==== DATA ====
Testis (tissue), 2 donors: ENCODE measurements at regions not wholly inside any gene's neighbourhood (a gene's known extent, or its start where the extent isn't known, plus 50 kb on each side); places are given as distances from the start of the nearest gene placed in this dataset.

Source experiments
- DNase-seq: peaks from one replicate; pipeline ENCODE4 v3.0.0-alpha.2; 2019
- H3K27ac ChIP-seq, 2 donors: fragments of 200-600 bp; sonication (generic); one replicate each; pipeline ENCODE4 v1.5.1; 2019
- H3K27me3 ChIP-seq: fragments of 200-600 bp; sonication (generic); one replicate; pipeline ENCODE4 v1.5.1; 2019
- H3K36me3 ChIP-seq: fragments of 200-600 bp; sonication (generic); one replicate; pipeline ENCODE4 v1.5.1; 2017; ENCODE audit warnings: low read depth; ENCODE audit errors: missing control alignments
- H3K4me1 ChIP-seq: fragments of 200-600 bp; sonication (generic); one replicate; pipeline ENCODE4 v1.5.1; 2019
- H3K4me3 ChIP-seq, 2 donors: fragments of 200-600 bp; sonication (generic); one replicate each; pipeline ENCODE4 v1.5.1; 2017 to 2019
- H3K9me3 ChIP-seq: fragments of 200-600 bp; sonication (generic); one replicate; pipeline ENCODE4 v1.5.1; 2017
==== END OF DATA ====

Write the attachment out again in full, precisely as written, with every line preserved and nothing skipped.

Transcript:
Testis (tissue), 2 donors: ENCODE measurements at regions not wholly inside any gene's neighbourhood (a gene's known extent, or its start where the extent isn't known, plus 50 kb on each side); places are given as distances from the start of the nearest gene placed in this dataset.

Source experiments
- DNase-seq: peaks from one replicate; pipeline ENCODE4 v3.0.0-alpha.2; 2019
- H3K27ac ChIP-seq, 2 donors: fragments of 200-600 bp; sonication (generic); one replicate each; pipeline ENCODE4 v1.5.1; 2019
- H3K27me3 ChIP-seq: fragments of 200-600 bp; sonication (generic); one replicate; pipeline ENCODE4 v1.5.1; 2019
- H3K36me3 ChIP-seq: fragments of 200-600 bp; sonication (generic); one replicate; pipeline ENCODE4 v1.5.1; 2017; ENCODE audit warnings: low read depth; ENCODE audit errors: missing control alignments
- H3K4me1 ChIP-seq: fragments of 200-600 bp; sonication (generic); one replicate; pipeline ENCODE4 v1.5.1; 2019
- H3K4me3 ChIP-seq, 2 donors: fragments of 200-600 bp; sonication (generic); one replicate each; pipeline ENCODE4 v1.5.1; 2017 to 2019
- H3K9me3 ChIP-seq: fragments of 200-600 bp; sonication (generic); one replicate; pipeline ENCODE4 v1.5.1; 2017